But first – a report on our missing week.  We were in Hampshire, but not the place we’ve been before.

Aye, you knew that, eh – but you didn’t know that Mam’s bought a new house, did you?  Well, she has, and we stayed in it for about a week.

camping in the living room

We had our holiday cages and runs on the floor in what Mummy calls the living room.  It’s got fawn coloured carpet with brown flecks in it, and one day Mummy came in with mud on her shoes when she gave us some things she’d found in the garden—

Not much, she said there wasn’t much to eat in the garden, not even dandelions.

— yes, not much except grass, but she left mud on the carpet, and when she wooshed it up, she couldn’t see the marks in amongst the brown specks.  She called it a magic carpet.

That’s not all she wooshed.  The second afternoon she came back from Auntie Anne’s with a big blue bag.  It all unfolded on the floor next to us, then she wooshed it for ages, and it turned into a big bed for her.  She’d been sleeping on cushions before.  And you know, I didn’t realise, but she sleeps in a red snugglesac.  It’s a bit longer than ours, and she sort of backs into it with her feet first, instead of walking in and turning round—

I don’t think it was wide enough to turn around in.

— and she lies down and goes to sleep in it. For most of the night.

And a bit more.  She hasn’t been waking up till it’s already light.  Mind you it’s not very light in the mornings because it keeps raining.

And yesterday was the winter solstice, so the nights start getting a bit shorter again.

Have you said about our adventure with the tunnels yet?

No, I haven’t had time with you interrupting, like.  Mam put our blue tunnel in the kitchen for our morning run. The kitchen is a good bit smaller than our one here (we’re back in Norfolk now) and the third day she put our tunnels so they led from the kitchen to the living room.  Well, Bertie and I weren’t going to let a chance like that go by, were we?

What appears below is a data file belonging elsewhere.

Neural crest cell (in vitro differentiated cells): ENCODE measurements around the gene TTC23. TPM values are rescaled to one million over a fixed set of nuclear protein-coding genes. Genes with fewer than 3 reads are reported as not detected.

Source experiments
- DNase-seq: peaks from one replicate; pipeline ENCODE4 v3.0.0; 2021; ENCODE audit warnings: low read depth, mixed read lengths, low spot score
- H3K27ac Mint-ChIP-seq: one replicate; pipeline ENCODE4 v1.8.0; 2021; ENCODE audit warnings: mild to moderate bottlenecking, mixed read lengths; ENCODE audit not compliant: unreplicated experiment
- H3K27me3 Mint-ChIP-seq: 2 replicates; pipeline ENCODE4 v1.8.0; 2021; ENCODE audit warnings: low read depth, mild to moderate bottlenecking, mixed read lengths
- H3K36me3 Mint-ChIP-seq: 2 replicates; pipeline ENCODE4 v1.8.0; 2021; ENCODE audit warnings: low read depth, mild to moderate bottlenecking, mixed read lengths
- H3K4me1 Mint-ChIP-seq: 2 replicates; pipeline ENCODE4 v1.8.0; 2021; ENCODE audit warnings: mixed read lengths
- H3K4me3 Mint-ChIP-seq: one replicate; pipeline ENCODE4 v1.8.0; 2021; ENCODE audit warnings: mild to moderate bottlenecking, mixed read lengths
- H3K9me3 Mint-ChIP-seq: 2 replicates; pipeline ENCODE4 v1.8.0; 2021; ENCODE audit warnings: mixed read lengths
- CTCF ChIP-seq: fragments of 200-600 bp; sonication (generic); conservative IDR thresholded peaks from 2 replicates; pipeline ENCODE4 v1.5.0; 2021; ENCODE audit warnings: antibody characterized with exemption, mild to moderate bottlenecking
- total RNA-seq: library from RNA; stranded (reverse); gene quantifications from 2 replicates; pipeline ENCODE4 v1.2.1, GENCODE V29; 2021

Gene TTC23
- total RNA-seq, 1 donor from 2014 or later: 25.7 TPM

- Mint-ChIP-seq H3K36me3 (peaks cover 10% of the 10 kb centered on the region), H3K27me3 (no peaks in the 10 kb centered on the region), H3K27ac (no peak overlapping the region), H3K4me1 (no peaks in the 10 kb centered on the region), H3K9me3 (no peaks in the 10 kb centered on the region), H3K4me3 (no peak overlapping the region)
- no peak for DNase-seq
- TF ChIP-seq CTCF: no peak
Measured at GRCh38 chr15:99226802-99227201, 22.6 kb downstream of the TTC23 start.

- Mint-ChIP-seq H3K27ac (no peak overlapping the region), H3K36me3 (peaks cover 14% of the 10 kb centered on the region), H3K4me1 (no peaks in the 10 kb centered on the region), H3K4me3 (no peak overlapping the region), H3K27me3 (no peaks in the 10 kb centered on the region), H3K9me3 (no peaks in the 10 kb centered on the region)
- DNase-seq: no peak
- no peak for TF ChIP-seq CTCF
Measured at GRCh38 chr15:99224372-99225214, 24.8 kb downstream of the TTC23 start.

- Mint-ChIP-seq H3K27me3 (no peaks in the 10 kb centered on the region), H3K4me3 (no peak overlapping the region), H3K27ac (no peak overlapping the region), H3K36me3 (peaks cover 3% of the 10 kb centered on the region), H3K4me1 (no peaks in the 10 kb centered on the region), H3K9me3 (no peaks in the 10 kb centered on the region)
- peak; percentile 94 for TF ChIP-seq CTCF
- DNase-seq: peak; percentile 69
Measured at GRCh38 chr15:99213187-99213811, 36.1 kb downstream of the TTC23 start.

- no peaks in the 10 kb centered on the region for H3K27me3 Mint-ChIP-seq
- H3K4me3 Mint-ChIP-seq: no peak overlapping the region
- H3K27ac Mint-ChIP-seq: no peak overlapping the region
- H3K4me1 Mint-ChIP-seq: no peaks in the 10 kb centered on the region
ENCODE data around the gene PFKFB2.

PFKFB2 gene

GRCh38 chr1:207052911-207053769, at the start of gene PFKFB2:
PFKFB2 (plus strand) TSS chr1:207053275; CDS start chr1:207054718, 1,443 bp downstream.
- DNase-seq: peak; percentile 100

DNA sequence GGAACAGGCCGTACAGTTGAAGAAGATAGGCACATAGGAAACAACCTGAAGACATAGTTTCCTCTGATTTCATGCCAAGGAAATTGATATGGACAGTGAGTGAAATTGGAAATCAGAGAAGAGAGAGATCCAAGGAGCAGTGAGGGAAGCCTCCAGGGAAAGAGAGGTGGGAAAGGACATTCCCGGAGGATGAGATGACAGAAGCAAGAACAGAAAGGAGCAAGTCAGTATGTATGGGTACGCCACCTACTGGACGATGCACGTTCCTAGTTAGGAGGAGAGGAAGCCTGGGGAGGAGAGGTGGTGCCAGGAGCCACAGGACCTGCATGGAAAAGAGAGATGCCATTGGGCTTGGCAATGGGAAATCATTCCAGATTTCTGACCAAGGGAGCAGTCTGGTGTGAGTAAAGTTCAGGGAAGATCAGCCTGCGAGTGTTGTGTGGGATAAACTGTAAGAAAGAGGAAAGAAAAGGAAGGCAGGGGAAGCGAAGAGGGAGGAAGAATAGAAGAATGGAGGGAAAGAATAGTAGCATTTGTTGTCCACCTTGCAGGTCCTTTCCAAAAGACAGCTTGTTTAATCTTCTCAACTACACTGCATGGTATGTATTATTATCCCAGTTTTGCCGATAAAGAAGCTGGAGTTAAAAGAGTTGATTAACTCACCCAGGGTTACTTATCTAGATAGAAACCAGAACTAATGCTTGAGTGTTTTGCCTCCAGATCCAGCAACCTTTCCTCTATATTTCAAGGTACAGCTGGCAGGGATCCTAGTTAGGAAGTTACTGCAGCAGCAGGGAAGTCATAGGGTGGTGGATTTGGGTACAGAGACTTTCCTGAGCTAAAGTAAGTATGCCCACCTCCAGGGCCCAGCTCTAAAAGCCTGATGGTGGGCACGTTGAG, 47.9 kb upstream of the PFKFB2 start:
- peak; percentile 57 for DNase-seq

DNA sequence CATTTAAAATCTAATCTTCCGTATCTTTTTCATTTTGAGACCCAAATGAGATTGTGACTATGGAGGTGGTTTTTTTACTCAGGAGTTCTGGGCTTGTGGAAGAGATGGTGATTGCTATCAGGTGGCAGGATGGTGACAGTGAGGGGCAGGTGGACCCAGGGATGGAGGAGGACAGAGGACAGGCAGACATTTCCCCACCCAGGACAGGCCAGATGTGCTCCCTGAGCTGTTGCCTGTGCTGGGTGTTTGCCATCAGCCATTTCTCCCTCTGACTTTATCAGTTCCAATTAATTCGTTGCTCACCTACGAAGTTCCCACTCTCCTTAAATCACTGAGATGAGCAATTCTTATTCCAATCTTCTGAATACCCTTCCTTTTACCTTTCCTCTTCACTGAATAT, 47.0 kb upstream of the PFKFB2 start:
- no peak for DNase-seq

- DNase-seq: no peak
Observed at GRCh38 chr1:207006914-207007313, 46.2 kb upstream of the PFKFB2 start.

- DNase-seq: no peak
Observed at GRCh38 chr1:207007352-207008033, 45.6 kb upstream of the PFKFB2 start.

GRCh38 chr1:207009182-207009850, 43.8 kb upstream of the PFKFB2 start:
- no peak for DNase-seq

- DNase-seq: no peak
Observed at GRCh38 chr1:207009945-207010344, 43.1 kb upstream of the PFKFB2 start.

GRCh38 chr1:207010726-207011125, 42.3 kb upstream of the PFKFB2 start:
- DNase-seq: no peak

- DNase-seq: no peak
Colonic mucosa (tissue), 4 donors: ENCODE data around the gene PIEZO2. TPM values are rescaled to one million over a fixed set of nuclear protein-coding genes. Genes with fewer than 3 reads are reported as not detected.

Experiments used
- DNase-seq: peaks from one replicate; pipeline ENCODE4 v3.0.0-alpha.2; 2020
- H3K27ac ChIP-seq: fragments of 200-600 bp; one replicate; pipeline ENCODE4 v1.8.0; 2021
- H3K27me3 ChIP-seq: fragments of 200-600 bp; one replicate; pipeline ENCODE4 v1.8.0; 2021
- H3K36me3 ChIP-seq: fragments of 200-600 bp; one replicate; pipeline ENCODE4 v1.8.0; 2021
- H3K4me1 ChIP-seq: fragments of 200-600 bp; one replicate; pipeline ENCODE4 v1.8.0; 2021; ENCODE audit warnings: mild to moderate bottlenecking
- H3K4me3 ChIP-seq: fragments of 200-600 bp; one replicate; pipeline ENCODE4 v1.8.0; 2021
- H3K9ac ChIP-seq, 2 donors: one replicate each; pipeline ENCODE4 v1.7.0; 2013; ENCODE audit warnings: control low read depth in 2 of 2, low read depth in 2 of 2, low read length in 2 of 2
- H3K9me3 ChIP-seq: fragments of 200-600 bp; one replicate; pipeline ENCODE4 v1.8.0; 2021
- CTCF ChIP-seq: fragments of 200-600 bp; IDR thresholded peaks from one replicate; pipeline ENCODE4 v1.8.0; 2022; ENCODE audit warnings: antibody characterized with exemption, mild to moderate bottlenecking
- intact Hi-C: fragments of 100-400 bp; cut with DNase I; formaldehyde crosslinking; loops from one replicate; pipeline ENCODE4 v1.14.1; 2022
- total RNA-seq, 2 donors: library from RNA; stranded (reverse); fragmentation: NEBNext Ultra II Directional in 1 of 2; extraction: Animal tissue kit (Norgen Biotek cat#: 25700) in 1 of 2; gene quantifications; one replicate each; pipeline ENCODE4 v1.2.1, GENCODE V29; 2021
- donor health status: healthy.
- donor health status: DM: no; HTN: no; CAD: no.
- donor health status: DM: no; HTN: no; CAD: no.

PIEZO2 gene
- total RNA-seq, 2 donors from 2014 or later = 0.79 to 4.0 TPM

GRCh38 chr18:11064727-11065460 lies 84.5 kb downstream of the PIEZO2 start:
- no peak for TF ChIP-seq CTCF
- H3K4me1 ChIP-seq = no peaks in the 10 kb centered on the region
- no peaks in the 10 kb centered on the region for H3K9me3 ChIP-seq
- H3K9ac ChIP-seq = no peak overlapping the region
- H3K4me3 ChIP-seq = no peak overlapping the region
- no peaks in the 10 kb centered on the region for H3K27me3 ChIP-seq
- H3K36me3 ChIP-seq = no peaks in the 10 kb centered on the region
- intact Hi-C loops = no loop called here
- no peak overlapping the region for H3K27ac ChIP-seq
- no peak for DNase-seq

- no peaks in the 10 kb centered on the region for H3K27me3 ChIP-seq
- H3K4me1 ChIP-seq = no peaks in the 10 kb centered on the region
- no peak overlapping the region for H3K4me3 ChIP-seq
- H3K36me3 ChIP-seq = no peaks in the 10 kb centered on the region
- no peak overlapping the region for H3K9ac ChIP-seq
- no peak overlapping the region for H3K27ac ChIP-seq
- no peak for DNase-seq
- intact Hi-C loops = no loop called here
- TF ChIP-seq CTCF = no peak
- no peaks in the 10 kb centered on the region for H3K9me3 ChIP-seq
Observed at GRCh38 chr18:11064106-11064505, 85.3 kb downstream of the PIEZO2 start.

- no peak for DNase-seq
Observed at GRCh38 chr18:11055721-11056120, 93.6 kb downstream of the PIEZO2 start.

No we weren’t.

So we went through the tunnels, making sure Mam meant for us to do it, and she was watching us and encouraging us, so we went right ahead.

We did.  It was fun.

Then we did the same the next day.

And you said we could the one after, but Mummy didn’t put the tunnels down, and you went anyway, and came back again to report.

It was grand.  I reckon there’s a whole house to explore when we next go down there.

It’s a long way though.

Ach, it’s fine if you go to sleep.

I do.  And I hide under my bed, too.

I hide under Neville’s coat.

Do you think we’re going back again?

Not before Christmas.  And I think Mam said something about getting a small van for a sofabed and our big cages, just for a trip down and back the next day.

She left things there, you know.  Including the cushions.

Yes, but I think the bed’s still there for her.  Auntie Anne came with the mini-aunties to meet us, but she didn’t take it away with her.

She took the mini-aunties though. They were nice,  I liked them.

Ah, right, they were okay. You can never really trust little hands until you get to know them, though, and sometimes even then.

You don’t like mini-aunties?

I liked them well enough.  Nev and me have bad memories of mini-aunties.  I’ll just wait a little to get to know them.

They really liked me.  And Biggles too.  He did his best impression of a teddy bear for them.

He does do that well.

And we saw Auntie Teresa again, and her man, Uncle Lee. Dani was too busy though.

I wonder if it’ll always be that busy when we go and live there.

Is that what’s going to happen?

Yes, Mummy said so.  She wants to get our room sorted out first; there’ll be some banging when they change the window into a door and change the floor or something, I think that’s what she said.

It all sounds very complicated.

Well, you know Mam.

Yes, I know Mummy. I wonder when we’re going again?

Not till after Christmas.

After the New Year as well.

So, Merry Christmas, everybody!

And a happy new year…

from Bertie, Roscoe, Neville and Biggles.

xxxx